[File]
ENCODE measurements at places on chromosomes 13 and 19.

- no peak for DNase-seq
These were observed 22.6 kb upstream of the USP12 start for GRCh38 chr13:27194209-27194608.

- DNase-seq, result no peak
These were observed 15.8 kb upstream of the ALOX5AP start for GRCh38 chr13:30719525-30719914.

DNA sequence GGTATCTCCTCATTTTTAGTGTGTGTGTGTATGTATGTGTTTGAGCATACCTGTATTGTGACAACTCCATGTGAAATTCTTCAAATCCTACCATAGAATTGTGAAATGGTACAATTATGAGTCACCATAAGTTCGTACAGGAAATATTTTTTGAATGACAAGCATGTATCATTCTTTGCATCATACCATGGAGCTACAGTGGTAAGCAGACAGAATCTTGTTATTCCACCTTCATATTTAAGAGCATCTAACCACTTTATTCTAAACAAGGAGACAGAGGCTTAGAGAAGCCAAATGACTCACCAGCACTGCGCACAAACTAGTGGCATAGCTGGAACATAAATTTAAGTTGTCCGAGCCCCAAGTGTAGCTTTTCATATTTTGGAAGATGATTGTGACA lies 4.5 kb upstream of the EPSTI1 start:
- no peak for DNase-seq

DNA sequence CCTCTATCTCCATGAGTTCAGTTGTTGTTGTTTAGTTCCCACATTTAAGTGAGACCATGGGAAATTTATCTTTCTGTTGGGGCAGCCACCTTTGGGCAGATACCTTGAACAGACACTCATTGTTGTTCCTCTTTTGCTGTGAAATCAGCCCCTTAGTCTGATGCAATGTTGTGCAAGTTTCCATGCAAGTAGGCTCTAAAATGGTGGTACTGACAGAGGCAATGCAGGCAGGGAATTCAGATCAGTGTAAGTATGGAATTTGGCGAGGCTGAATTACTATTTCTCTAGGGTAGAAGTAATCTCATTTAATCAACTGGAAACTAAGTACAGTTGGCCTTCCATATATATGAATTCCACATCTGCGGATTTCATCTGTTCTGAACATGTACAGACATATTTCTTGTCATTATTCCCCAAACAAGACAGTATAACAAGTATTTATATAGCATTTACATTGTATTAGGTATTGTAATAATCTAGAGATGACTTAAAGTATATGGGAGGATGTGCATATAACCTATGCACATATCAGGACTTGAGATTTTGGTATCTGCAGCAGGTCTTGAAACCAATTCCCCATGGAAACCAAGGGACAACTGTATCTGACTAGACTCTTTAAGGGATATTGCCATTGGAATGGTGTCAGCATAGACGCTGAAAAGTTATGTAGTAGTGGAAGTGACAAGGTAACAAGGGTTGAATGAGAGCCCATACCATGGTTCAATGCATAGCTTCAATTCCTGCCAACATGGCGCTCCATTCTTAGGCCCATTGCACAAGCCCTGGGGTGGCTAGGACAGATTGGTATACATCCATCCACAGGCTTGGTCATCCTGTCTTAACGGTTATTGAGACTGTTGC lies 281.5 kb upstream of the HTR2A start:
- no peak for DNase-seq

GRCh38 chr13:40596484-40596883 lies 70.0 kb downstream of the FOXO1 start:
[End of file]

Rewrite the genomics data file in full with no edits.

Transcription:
ENCODE measurements at places on chromosomes 13 and 19.

- no peak for DNase-seq
These were observed 22.6 kb upstream of the USP12 start for GRCh38 chr13:27194209-27194608.

- DNase-seq, result no peak
These were observed 15.8 kb upstream of the ALOX5AP start for GRCh38 chr13:30719525-30719914.

DNA sequence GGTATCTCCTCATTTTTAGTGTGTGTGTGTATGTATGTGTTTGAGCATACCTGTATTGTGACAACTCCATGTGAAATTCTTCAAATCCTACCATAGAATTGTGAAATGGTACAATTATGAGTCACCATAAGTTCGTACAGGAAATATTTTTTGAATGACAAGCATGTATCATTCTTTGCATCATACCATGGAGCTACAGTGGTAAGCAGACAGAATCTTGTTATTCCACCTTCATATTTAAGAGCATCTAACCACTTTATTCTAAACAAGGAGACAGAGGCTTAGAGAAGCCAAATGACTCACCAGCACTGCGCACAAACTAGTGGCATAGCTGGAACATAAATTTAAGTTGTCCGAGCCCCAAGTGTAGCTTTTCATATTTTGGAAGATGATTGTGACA lies 4.5 kb upstream of the EPSTI1 start:
- no peak for DNase-seq

DNA sequence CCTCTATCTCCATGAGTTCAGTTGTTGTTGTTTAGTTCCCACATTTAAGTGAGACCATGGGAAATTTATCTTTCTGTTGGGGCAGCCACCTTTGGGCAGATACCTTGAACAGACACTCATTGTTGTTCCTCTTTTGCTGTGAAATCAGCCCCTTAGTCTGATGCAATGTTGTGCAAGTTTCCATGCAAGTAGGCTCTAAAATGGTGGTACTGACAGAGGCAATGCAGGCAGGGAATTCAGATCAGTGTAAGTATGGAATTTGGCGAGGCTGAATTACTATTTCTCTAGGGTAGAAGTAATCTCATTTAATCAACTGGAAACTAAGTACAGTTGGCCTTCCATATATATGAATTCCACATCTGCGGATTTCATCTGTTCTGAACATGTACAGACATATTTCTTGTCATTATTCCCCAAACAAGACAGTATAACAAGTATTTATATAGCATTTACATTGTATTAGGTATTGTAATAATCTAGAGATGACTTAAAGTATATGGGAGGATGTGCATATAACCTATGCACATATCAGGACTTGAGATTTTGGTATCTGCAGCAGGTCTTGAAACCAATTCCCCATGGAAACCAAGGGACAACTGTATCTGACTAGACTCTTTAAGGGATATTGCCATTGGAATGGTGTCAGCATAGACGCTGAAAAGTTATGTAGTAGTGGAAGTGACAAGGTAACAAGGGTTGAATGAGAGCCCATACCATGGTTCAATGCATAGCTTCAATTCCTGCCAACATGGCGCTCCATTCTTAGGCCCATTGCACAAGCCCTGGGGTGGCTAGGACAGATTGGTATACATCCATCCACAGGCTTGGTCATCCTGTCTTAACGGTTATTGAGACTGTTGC lies 281.5 kb upstream of the HTR2A start:
- no peak for DNase-seq

GRCh38 chr13:40596484-40596883 lies 70.0 kb downstream of the FOXO1 start: